Nova Scotia

Nova Scotia woman helping to shape professional women's hockey in North America

Lisa Haley of Westville, N.S., returns next month for the women's world championship where she'll coach Team Hungary. She also has an important new role at the National Women's Hockey League.

Lisa Haley reflects on her new VP role, world championship at home

As the 2021 championship goes ahead in Halifax and Truro next month, Ryerson Rams women's hockey head coach Lisa Haley will stand behind Hungary's bench in her home province. (Christian Bender/Ryerson Rams)

Lisa Haley never imagined she'd have a hockey career spanning more than two decades — a mindset the Nova Scotian hopes she can change for future generations.

The 47-year-old from Westville, N.S., returns home from Ontario next month for the IIHF women's world championship with an important new role at the National Women's Hockey League in hand.

Haley was announced this week as the NWHL's senior vice-president of operations, which she sees as making sure the product on the ice measures up to professional standards for the young league. 

"You look at the success that's being had in the WNBA and professional women's golf and soccer … and why isn't there a professional women's hockey league to this stage?" Haley said Wednesday.

"I feel like I can be someone that can help move that needle. And, you know, I think the time is now."

The job includes everything from organizing the entry draft and player development to rules and regulations, Haley said. They are all skills she's honed over more than 20 years in university hockey. 

Lisa Haley was an assistant coach with Canada's national women's team at the 2014 Olympics in Russia. (Kelly Hofer/Hockey Canada)

After starting out with Halifax's Saint Mary's Huskies, Haley's been coaching the Ryerson Rams for the last decade in Toronto.

She was also an assistant coach of Canadian women's teams that won Olympic gold in 2014, and a world championship in 2012.

When the COVID-19 pandemic meant the Rams couldn't play last season, Haley said the break led to amazing opportunities. These included getting behind the bench of Hungary's national women's team, and being an assistant coach of the NWHL's Toronto Six.

It was during the NWHL's two-week bubble season in Lake Placid, N.Y., in late January and early February that Haley said she got to know league commissioner Ty Tumminia.

Haley said she has was impressed with Tumminia's work to make the league sustainable, but she was also "quite honest" about operational gaps.

Tumminia welcomed the feedback, Haley said, and they had some conversations about how she could support the league. They landed on her new VP role, which allows Haley to keep her Ryerson coaching job.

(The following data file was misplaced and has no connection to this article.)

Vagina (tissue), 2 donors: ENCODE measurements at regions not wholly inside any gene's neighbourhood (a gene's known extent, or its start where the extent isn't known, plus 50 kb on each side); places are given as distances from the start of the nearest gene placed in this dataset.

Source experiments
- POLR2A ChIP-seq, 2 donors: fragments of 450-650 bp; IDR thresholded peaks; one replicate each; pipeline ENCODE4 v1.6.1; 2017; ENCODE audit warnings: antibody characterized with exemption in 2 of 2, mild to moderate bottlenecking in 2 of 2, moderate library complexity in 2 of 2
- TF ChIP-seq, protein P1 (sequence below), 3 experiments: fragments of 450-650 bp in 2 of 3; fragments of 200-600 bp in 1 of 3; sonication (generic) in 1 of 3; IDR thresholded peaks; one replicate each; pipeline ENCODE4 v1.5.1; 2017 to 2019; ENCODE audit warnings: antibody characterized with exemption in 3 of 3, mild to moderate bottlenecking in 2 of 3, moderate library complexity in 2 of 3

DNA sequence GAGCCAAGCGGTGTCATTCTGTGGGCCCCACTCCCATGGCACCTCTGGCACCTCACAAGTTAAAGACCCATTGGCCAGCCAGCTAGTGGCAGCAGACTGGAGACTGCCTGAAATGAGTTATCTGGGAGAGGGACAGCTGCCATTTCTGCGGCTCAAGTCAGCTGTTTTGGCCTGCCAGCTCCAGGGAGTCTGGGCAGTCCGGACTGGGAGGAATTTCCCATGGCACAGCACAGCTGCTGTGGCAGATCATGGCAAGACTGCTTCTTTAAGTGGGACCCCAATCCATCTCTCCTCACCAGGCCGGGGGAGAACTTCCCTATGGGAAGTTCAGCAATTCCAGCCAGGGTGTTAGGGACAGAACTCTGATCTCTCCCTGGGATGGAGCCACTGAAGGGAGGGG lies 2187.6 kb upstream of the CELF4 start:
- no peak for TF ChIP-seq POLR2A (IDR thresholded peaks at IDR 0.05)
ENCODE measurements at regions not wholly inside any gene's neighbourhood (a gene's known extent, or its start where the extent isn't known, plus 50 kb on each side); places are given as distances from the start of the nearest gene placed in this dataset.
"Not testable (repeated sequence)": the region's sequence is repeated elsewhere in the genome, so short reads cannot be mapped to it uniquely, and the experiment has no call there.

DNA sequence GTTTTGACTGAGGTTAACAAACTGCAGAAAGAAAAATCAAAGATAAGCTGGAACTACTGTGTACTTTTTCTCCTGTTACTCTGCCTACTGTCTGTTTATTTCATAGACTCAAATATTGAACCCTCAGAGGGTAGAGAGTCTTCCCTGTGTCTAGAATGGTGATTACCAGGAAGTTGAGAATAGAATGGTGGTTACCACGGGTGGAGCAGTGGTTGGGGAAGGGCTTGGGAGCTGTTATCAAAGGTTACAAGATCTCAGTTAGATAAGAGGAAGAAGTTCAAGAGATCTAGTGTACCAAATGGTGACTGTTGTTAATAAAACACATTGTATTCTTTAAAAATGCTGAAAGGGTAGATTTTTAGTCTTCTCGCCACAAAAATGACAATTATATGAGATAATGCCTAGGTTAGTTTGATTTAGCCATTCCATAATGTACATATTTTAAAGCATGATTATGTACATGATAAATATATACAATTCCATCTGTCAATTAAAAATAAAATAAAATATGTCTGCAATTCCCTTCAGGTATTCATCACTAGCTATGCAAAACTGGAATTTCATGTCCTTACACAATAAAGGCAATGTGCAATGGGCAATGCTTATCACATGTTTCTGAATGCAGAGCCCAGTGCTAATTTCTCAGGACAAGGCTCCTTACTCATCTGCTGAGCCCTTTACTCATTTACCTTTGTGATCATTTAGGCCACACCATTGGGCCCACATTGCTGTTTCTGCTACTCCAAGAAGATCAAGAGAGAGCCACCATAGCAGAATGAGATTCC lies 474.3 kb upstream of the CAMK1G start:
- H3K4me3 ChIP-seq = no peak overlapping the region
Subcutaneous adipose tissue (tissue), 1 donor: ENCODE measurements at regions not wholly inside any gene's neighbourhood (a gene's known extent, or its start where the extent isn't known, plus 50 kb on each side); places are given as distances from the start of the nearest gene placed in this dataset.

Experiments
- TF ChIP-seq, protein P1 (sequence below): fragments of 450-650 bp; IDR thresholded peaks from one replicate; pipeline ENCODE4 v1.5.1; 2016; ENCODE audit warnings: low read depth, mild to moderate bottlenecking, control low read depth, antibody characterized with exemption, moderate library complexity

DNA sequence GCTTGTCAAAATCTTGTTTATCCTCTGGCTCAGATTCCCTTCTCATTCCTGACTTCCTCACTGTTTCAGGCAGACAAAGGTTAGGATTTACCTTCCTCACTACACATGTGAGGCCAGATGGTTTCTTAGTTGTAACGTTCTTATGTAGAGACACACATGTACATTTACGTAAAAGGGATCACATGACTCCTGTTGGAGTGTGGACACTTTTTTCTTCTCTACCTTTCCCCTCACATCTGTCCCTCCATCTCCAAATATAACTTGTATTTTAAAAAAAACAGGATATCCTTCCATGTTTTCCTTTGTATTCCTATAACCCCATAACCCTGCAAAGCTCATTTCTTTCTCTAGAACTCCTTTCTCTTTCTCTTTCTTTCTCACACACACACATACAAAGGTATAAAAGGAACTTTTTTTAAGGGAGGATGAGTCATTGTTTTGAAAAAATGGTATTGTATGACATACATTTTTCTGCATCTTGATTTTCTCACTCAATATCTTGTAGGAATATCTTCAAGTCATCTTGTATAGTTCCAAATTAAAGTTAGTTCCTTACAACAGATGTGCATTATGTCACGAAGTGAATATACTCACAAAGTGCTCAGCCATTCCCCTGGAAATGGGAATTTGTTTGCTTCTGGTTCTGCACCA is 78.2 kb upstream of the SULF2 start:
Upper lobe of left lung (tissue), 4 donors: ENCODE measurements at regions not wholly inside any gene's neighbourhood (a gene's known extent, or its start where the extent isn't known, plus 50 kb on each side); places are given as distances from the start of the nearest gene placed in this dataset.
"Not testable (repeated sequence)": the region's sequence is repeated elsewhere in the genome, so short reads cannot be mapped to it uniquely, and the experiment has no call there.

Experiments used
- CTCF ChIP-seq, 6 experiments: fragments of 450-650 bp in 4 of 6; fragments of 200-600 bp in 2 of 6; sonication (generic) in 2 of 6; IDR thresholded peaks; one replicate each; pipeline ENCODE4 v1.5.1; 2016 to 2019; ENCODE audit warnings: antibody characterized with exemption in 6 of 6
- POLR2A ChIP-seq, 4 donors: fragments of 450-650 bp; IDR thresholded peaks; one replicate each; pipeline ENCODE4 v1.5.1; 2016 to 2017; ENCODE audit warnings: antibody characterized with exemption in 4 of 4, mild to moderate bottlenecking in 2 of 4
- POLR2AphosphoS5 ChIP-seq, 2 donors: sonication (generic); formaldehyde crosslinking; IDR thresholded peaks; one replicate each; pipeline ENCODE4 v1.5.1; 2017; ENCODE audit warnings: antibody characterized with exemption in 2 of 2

Haley joins a league, established in 2015, that is different from where it was just eight months ago, she said. Tumminia moved league franchises to independent ownership, which is the most common model for sports leagues.

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Haley said that is a crucial step, as there have been many "trials and failures" with professional women's hockey in North America. 

It's that long-overdue aspect that Haley cites as a main reason to join the league. Although she's been able to make a living in the game, she said that's not the case for many women who want to keep going past university level.

Haley studied to be an athletic therapist, since she assumed that was the only way to stay in sports. It never crossed her mind to be a coach, and "that needs to change," she said.

Her advice to young girls, especially those coming from small towns like herself, is to look for the female role models behind the bench, on the ice, or in the upper administration, because they're gaining ground.

"It's definitely a viable career," Haley said.

"It's not always easy ... but don't be intimidated by that if it's what you want. There's a pathway there, and there's lots of women who are ready to be there to support you on your journey."

Although there's never been a woman behind a NHL bench, female coaches and officials have been making history in other pro leagues like football and basketball.

Haley said it's only a matter of time until it happens in men's hockey as well, and points to Hayley Wickenheiser's role as assistant director of player development for the Toronto Maple Leafs as a major step.

Lisa Haley is shown on the ice with Team Hungary. Haley will lead the team during the upcoming IIHF women's world championship tournament in Nova Scotia. (Hungarian Ice Hockey Federation)

Haley's especially looking forward to the IIHF women's world championship in Halifax and Truro this May.

She's coaching Hungary, which is in the top tier for the first time. They may be an underdog, but they have a "huge heart," Haley said.

The tournament schedule was released Thursday. Hockey Canada said in a release it is working with Nova Scotia Public Health on the possibility of fans in the stands.

If that does happen, Haley knows the seats will be filled with supporters from Pictou County when Hungary takes the ice.

Since the NWHL news came out, Haley said the support from "back home" has been overwhelming.

"Everybody's just so excited for me, and it feels so good to know all that support is there," Haley said.

"[I] definitely have always had big dreams, and it's pretty cool to be able to live some of those out in front of those that matter most to me."

Hungary first faces off against the Czech Republic on May 6 in Truro.

With files from The Canadian Press

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